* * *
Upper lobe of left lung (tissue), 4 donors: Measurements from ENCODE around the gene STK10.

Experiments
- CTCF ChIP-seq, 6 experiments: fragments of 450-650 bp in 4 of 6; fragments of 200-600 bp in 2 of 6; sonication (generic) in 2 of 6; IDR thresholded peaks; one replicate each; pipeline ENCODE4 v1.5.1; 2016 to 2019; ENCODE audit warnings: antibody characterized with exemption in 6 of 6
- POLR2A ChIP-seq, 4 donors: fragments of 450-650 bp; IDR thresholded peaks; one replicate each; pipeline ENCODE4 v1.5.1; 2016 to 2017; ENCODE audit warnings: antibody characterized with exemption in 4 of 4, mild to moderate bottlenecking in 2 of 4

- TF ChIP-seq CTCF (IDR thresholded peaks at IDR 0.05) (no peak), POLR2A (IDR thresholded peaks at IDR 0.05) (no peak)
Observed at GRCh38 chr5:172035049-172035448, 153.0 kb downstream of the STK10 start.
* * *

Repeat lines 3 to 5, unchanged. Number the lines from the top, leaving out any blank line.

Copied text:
- CTCF ChIP-seq, 6 experiments: fragments of 450-650 bp in 4 of 6; fragments of 200-600 bp in 2 of 6; sonication (generic) in 2 of 6; IDR thresholded peaks; one replicate each; pipeline ENCODE4 v1.5.1; 2016 to 2019; ENCODE audit warnings: antibody characterized with exemption in 6 of 6
- POLR2A ChIP-seq, 4 donors: fragments of 450-650 bp; IDR thresholded peaks; one replicate each; pipeline ENCODE4 v1.5.1; 2016 to 2017; ENCODE audit warnings: antibody characterized with exemption in 4 of 4, mild to moderate bottlenecking in 2 of 4

- TF ChIP-seq CTCF (IDR thresholded peaks at IDR 0.05) (no peak), POLR2A (IDR thresholded peaks at IDR 0.05) (no peak)